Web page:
In few places in the world can a charitable trust be found still operating under its original charter signed over three and a half centuries earlier. Henfield is one such place.
The Dame Elizabeth Gresham Charitable Trust was founded on 4th November 1661 by its namesake, three years before her death. The elder sister of the country's Postmaster General Henry Bishopp of Henfield, she had herself married into the famous Gresham family of London.
We hold our annual service - by an annually varying 'godly preacher' - on All Hallow's Day, in the Parham Chapel at St. Peter's, Henfield (that of the Bishopp family). Funds originally supported the needy in the form of flannel (cloth) which at the time of founding was a much dearer possession than today. Beginning with land at the 'Greater Pockerlee', the 'Pistolowe' field was added several decades later, generating the funds for donations and the annual service ever since. A committee has run the charity continuously ever since its founding, with Elizabeth's brother Henry one of the first six trustees. Many well known Henfield names have made their appearances over the subsequent centuries.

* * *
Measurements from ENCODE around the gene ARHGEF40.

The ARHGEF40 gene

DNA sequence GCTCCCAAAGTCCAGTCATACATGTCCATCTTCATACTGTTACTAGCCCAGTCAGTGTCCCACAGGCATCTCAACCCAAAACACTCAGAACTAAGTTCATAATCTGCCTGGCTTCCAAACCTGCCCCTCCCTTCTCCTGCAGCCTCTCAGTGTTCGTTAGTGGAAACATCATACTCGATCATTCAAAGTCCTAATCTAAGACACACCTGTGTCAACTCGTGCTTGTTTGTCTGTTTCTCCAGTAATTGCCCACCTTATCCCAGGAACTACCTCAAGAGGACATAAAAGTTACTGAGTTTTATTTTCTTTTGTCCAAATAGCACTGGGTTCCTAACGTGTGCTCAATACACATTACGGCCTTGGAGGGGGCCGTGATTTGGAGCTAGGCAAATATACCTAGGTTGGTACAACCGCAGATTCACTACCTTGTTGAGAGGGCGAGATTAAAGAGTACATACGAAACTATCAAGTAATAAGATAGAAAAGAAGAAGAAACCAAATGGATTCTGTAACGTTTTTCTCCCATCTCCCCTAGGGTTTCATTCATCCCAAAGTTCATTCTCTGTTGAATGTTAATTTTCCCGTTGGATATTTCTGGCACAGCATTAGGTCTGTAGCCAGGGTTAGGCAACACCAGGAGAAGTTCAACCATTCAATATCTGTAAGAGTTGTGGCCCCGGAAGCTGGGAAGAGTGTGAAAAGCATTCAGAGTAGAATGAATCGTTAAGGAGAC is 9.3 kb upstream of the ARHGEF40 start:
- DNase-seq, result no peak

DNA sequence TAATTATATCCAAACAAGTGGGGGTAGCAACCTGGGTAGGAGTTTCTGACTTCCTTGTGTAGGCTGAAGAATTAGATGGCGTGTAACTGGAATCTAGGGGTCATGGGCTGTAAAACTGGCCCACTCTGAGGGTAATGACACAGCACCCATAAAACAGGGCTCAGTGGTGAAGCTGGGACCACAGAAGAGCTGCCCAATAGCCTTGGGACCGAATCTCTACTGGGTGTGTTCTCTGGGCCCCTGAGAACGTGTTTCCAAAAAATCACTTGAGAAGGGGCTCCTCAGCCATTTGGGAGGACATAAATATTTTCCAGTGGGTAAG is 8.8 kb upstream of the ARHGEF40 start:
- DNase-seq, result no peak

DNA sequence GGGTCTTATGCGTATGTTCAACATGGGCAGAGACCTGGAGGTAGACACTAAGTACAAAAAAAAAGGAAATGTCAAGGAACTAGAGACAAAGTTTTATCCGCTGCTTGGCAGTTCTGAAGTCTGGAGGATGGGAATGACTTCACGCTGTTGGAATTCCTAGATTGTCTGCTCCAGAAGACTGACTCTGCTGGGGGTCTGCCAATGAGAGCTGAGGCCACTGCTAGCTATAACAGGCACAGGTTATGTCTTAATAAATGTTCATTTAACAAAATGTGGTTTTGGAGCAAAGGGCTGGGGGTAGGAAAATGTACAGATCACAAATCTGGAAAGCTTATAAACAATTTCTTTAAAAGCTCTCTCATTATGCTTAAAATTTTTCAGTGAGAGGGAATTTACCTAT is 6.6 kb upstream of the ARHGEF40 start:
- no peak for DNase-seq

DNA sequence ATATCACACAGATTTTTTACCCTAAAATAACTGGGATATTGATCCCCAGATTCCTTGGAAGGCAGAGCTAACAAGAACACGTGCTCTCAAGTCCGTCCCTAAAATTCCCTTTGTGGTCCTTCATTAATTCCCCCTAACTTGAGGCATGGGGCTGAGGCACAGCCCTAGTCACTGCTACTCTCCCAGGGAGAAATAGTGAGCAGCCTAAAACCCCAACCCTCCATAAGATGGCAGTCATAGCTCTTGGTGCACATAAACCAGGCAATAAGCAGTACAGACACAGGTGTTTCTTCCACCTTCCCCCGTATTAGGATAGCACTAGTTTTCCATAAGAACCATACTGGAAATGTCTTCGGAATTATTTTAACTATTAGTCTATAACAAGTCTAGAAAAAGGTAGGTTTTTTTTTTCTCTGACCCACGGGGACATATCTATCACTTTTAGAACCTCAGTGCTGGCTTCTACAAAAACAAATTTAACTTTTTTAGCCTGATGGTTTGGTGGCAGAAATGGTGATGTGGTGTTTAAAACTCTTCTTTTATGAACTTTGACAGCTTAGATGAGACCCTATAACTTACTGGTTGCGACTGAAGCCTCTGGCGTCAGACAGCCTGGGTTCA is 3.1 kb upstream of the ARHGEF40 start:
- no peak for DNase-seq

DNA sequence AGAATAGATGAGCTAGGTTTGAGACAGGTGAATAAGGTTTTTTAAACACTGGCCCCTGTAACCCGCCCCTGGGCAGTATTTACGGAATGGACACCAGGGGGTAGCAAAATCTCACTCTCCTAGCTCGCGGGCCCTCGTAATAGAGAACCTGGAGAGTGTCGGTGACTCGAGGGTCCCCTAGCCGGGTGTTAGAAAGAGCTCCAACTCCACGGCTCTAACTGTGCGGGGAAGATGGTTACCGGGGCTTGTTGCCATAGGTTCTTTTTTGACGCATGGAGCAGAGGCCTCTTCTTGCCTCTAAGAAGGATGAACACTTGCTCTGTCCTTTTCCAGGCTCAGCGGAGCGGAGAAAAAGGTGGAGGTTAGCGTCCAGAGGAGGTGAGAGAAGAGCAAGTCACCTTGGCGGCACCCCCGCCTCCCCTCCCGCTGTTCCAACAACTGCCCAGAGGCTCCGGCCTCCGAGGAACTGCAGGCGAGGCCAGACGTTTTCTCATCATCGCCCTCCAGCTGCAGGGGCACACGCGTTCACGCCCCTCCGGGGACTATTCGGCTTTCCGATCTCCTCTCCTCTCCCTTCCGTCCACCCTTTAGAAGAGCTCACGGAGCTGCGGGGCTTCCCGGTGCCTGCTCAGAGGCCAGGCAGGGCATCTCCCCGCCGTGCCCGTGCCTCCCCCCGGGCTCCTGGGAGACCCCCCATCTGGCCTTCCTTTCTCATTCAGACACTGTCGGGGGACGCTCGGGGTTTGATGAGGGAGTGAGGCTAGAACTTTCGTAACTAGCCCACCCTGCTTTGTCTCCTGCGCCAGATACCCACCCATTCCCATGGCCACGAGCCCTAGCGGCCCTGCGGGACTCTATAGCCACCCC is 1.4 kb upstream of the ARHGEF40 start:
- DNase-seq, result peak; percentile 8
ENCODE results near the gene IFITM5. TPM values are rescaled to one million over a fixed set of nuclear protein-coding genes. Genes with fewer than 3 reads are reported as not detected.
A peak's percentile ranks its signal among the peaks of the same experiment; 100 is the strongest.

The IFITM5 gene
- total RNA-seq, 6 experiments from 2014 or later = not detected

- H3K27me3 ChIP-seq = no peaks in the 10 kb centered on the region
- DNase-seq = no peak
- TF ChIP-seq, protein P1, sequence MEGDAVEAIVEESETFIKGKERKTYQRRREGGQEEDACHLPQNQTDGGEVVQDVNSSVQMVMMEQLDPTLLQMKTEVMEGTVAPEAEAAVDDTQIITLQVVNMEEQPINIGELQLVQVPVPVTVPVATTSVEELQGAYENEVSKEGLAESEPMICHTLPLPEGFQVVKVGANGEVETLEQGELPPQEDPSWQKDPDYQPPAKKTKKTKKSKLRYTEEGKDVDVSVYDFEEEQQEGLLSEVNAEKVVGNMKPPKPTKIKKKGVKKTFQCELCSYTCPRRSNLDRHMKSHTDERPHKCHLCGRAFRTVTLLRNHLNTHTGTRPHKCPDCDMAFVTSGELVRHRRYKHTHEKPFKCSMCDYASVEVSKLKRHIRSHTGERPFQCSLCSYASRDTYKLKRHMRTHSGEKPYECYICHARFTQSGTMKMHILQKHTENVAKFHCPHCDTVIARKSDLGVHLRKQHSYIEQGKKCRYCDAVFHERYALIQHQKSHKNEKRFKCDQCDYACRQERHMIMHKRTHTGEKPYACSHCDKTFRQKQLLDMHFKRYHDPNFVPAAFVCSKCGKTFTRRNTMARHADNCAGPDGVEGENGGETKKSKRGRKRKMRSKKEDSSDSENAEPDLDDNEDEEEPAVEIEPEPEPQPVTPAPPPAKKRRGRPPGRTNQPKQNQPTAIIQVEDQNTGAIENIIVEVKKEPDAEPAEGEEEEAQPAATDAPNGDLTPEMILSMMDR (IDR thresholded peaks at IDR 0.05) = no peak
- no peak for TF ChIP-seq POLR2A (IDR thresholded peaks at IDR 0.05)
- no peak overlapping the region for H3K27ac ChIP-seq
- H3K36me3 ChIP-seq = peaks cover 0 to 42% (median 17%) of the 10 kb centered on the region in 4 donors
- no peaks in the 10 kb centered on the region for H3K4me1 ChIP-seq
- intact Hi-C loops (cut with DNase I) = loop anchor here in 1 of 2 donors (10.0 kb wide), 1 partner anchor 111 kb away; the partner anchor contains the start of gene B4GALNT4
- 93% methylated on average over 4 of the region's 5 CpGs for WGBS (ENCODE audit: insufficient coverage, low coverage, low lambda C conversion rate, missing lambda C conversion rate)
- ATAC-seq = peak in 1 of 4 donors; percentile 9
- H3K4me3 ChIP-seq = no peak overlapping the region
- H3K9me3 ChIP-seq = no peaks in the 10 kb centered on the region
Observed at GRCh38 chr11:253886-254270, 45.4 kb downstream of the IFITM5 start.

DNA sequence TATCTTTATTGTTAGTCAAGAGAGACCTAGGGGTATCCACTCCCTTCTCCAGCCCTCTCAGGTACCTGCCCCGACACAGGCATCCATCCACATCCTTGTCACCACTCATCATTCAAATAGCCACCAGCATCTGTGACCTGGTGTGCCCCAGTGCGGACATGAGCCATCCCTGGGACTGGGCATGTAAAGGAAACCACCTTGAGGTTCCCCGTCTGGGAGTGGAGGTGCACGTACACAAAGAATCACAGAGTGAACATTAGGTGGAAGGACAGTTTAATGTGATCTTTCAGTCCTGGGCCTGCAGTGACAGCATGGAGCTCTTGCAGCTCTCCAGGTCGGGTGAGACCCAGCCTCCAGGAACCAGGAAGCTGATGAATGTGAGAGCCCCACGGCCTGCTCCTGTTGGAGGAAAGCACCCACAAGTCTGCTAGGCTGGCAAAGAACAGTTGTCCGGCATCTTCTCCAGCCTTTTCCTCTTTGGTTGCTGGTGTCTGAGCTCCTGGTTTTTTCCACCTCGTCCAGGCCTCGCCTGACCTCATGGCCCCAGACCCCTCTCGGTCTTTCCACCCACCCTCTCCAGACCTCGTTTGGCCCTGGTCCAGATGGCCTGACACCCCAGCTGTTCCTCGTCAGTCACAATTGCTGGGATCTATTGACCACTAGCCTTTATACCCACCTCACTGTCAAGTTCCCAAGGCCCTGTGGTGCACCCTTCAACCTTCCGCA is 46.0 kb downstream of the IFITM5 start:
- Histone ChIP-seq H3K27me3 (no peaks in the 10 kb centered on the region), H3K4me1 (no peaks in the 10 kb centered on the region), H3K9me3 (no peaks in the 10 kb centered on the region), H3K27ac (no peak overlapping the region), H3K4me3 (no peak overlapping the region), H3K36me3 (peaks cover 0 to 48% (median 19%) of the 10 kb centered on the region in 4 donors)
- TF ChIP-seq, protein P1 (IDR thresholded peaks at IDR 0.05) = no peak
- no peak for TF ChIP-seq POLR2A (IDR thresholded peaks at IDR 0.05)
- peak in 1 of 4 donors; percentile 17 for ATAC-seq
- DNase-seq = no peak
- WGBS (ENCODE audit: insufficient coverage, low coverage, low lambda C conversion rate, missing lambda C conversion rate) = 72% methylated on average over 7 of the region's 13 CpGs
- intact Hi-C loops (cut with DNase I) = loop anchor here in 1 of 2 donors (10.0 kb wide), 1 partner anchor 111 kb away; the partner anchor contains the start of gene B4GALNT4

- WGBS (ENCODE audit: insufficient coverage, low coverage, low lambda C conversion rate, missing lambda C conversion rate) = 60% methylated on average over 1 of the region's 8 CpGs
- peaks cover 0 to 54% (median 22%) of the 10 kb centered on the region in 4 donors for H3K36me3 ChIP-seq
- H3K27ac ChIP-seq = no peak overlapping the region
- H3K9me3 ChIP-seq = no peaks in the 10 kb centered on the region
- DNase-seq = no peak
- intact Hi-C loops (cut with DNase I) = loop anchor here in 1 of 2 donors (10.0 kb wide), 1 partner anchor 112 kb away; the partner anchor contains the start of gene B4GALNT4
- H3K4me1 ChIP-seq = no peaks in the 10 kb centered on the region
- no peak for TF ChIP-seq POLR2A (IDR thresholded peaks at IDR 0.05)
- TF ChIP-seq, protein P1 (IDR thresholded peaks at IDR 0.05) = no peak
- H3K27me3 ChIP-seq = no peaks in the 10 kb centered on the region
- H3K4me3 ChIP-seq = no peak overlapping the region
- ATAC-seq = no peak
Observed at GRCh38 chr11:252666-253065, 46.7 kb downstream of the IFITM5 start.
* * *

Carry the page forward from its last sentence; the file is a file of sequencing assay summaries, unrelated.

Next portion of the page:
Until recent times, cloth would be both bought and made into clothing locally in Henfield shops. The images seen below show some of the elaborately designed Victorian bills of sale from High Street shops Longley's and Tobitt's. Today, although the definition of the needy has necessarily now been expanded, the trust continues to make annual donations to local good causes as directed in Dame Elizabeth's original bequest of 1661.
The founding 1662 indenture of Dame Elizabeth Gresham's charity
This second, 1688 indenture marks the handover from the three surviving founding trustees of 1661 to the six succeeding trustees
The charity tercentenary in 1961, held at St. Peter's Church, Henfield
Snippets from the trust's history... Ornate Victorian invoices from well known Henfield businesses Longley's and Tobitt's detail flannel to be donated at the service. Another from Martin's details the repair of the gate to one of the two Gresham fields (known generally as the 'Parish Fields') and a poster advertises the letting of the land.
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